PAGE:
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US Security Report Is Wrong, Every State In Nigeria Is Safe – Lai Mohammed

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Contrary to a recent negative report by the U.S., the federal government of Nigeria said on Thursday, August 11, 2016 that every state in the country is safe.

According to China’s Xinhua News Agency, minister of information and culture, Mr. Lai Mohammed, stated this when he received a delegation from the Association of Tourism Practitioners of Nigeria in Abuja.

Mohammed said the advisory published by the U.S., which was awash in national dailies declaring 20 Nigerian states “unsafe and completely no go area”, was not correct.

The minister admonished the media to desist from propagating negative news about the country, stressing that it would discourage investors and be counter productive to tourism growth.

The minister urged the media and members of the association to complement efforts of government to re-position the tourism sector.

He said tourism was driven by perception rather than reality, adding that every Nigerian must invest in perception management for the country.

The minister also urged leaders in the public and private sectors to help promote local tourism by spending their vacations and holidays at tourist sites within the country.

US Gov’t Issues Travel Warning on Nigeria

The United States government has cautioned its citizens to avoid all travel to 20 of Nigeria’s 36 states due to security concerns.

The US stated that security remains “fluid and unpredictable” in the listed states.

The US Department of State, specifically warned Americans against travel to Adamawa, Borno, and Yobe states, noting that its ability to provide assistance to US citizens in the three states remains severely limited.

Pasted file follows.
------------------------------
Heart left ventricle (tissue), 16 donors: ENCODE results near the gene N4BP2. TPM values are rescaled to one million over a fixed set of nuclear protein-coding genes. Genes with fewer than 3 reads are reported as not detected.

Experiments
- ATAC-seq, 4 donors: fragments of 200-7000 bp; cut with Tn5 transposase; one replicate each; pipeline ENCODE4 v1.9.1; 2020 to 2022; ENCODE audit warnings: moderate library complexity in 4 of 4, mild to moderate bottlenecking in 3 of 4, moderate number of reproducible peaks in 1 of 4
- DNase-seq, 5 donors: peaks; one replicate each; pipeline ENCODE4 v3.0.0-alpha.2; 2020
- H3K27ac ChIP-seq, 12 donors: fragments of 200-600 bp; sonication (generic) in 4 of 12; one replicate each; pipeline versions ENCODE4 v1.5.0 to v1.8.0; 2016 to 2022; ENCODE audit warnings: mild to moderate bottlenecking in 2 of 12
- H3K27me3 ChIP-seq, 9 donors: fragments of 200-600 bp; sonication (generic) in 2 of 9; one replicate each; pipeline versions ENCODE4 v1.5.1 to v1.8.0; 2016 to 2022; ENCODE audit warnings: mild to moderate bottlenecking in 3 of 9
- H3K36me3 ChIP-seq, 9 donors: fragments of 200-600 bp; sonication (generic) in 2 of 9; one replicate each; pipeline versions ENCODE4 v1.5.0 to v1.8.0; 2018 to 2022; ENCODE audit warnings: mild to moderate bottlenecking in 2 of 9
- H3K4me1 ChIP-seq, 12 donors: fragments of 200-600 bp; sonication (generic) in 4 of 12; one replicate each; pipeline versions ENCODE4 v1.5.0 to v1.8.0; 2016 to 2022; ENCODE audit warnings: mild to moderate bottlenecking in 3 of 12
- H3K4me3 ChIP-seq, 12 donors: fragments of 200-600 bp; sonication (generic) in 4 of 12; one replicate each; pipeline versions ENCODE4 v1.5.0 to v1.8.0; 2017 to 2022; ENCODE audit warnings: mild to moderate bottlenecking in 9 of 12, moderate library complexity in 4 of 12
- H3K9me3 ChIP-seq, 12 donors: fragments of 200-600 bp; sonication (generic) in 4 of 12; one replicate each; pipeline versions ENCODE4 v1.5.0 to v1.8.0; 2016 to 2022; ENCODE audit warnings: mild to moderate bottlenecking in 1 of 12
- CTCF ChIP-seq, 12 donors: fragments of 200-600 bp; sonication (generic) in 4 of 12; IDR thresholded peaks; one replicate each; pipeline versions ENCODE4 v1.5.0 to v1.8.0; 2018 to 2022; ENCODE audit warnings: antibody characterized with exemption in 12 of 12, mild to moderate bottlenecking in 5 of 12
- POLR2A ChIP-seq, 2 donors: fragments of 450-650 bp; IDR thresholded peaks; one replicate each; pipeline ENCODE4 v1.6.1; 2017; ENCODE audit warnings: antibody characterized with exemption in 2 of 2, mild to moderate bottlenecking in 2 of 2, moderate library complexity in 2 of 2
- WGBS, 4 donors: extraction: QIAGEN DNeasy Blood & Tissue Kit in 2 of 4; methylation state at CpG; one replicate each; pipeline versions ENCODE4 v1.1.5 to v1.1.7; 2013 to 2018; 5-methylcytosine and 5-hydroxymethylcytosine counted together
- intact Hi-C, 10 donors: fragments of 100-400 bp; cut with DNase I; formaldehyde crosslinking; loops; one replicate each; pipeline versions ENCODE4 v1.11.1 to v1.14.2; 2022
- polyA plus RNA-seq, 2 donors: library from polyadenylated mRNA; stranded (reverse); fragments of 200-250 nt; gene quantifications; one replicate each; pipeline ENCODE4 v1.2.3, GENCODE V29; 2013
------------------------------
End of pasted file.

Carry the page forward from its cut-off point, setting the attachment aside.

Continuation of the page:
In a travel warning on its website on Wednesday, August 3, 2016, the Department of State strongly urged U.S citizens in Nigeria to consider their own personal security and to keep personal safety in the forefront of their travel planning.

The US State Department recommended against all but essential travel to 17 other states due to the risk of kidnappings, robberies, and other armed attacks.

The states are, Bauchi, Bayelsa, Delta, Edo, Gombe, Imo, Jigawa, Kaduna, Kano, Katsina, Kebbi, Kogi, Niger, Plateau, Rivers, Sokoto, and Zamfara.

“Based on safety and security risk assessments, the Embassy maintains restrictions for travel by US officials to the states listed above; officials must receive advance clearance by the US Mission for any travel to those states,” it stated.

The Department further advised all U.S  citizens to be particularly vigilant around government security facilities, churches, mosques, and other places of worship locations where large crowds may gather, such as hotels, clubs, bars, restaurants, markets, shopping malls, and other areas frequented by expatriates and foreign travelers.

It explained that security measures in the country is heightened due to threats posed by extremist groups, and “U.S. citizens may encounter police and military checkpoints, additional security, and possible road blocks throughout the country.”

The mission pointed out that the Boko Haram group, designated as a Foreign Terrorist Organization by the Department of State, had claimed responsibility for many attacks in the country.

It also informed Americans that local government curfews are intermittently in effect in several states in the North.

Hattip to Signal 

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